find that in the Ramavatara, the Lord could very well be said to owe

His origins to the (Putrakaameshti Yaga) fire, from which the Yaksha with

the Paayasam emerged, upon imbibing which Kousalya and other wives of

Dasaratha gave birth to the brothers Rama. Again, to demonstrate His

closeness to Fire, we find Sri Varadaraja emerging from the fires of the

Asvamedha Yaga performed by Brahmaa at Kanchi. To commemorate this, we

can see Sri Varadan’s celestial countenance still looking slightly

scorched. Though no fire can really affect Emperuman, He sports such a

visage to remind devotees of the extents to which He would go, to gladden

their hearts.


Agni can boast of an extremely close association with Piratti too. For,

when She wanted to prove Herself to the whole world to be pure as

driven snow, it is Fire built on the shores of Lanka that She enters. Agni

presents himself before Sri Raghava and proudly proclaims Piratti to be

the purest of pure. From that day, Agni Pariksha or Ordeal through

Fire, has come to be regarded as the greatest test of one’s bona fides.

Earlier too, Sita Piratti prays to Agni not to hurt Hanuman, whose tail

had been set afire by Rakshasas—“seeto bhava Hanoomata”


The destructive potential of Agni is on full display, when Sri Hanuman

sets fire to Lanka, transferring the fire of sorrow raging in the mind

of Sita Devi to the city of Lanka, burning it down—“ya: shoka vahnim

Janakaatmajaaya: aadaaya tenaiva dadaaha Lankam”. With his burning tail,

Maruti leaps over the houses of Ravana’s courtiers, choosing with care

the magnificent residences of ministers and military commanders. With a

mild swipe of his tail, Hanuman sets fire to these residences, which

crumble to mere embers in a matter of minutes, due to the intensity of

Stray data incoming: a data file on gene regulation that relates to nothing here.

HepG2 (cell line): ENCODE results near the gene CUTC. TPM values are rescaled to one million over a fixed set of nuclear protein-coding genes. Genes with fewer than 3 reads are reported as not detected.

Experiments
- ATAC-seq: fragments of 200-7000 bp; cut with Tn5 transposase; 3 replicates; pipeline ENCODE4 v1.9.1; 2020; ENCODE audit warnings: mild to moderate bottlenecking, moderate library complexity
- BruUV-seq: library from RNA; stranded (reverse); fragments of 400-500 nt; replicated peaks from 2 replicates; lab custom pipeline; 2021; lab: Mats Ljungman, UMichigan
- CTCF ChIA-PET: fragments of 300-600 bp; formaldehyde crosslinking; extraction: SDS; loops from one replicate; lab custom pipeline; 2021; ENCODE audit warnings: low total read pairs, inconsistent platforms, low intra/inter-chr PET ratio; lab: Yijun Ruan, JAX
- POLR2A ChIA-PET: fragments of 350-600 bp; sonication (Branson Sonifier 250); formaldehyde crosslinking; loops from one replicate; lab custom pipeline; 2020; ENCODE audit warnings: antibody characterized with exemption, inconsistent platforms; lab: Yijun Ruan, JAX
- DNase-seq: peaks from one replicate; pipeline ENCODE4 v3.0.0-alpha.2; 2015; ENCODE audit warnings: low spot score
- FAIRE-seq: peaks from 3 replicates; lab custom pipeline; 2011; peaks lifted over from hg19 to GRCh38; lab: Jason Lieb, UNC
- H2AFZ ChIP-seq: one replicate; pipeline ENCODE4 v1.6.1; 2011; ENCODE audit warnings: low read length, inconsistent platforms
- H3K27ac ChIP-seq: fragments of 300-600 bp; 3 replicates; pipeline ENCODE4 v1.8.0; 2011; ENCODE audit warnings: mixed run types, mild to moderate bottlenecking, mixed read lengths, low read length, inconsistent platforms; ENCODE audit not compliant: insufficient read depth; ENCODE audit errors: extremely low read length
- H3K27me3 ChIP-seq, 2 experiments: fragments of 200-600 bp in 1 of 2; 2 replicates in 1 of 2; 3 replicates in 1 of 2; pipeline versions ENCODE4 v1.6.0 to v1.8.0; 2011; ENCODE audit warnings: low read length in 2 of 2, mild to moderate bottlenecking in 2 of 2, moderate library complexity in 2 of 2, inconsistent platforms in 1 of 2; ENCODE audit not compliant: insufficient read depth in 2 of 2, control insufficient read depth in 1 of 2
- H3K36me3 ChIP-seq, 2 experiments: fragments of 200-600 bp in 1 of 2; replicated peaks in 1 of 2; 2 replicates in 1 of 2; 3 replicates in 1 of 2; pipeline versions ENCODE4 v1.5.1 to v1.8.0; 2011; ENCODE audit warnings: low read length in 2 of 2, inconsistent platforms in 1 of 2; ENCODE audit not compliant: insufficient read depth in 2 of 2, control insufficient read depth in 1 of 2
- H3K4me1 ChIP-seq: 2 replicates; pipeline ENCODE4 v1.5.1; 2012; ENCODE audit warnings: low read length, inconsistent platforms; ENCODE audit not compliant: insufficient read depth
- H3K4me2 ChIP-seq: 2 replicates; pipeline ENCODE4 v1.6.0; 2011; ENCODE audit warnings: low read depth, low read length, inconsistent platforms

the heat. Paradoxically, Agni Bhagavan, who has no effect on the Monkey

God, rages with all the fury at his command while burning down the

Lankan houses. The list of victims reads like a Who’s Who of the Lankan high

society—Prahasta, MahApArsva, Vajradamshtra, Suka, SAraNa, Indrajit,

JambhumAli, SumAli, RashmikEtu, Suryashatru, HrisvakarNa, Damshtra,

ROmasa, Vidyutjihva, KumbhakarNa and so on. Amidst all this spree of

arson, Agni carefully spares the residence of Sri Vibhishana, venting

his fury instead on the splendorous palace of Ravana. From a glorious

and teeming city filled with beautiful mansions with towers studded with

gems, pearls and precious stones, roads and pathways full of rich

adornments and valuable vehicles, Lanka is transformed within seconds into a

blazing inferno, with huge tongues of fire leaping with facility from

one beautiful building to another. The raging fire is fuelled by strong

winds fanning the flames and fuelling their destructive potential.

Viewed from the sky, Lanka resembles a huge burning ground, with most of

its dastardly inhabitants forming live fuel for the raging fire. In the

space of an hour, the entire city of magnificence and incredible beauty

is reduced to glowing embers and burnt cinders. Azhwars too adulate the

Lord for burning down arrogant Lanka—“Ilangai eri ezha chettra villi”.


The influence of Agni in our lives is all-pervasive. Most of the forty

Samskaaraas or enabling processes that human beings are supposed to

undergo, are with the aid of Agni, be it Upanayanam, marriage or others.

And when we finally leave our mortal coils, it is again to the flames

that the physical remains are consigned. This act of cremation is held in

high esteem and deemed to be the final sacrifice or Ishti that the

human being participates in. During one’s lifetime, one is supposed to

perform many Yagyams with differing materials as “Ahuti” (food for fire).

In this Antyeshti, it is the body itself which is offered as sacrificial



Thus, from birth to death, our association with Agni is extremely

close. Paradoxically, this Holy Fire is more beneficial to us, the closer we

get to it, and tends to scorch us only if we stay away due to indolence

or ignorance. That is to say, the more we perform the rituals ordained

upon us, the more Agni protects us with all his might.


It would appear from all this that “Playing with fire” is indeed good.


Srimate Sri LakshmiNrisimha divya paduka sevaka SrivanSatakopa Sri

Narayana Yatindra Mahadesikaya nama:

dasan, sadagopan

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athAto "brahma" zignAsA - Then thereafter be inquisitive to enquire about "the Absolute"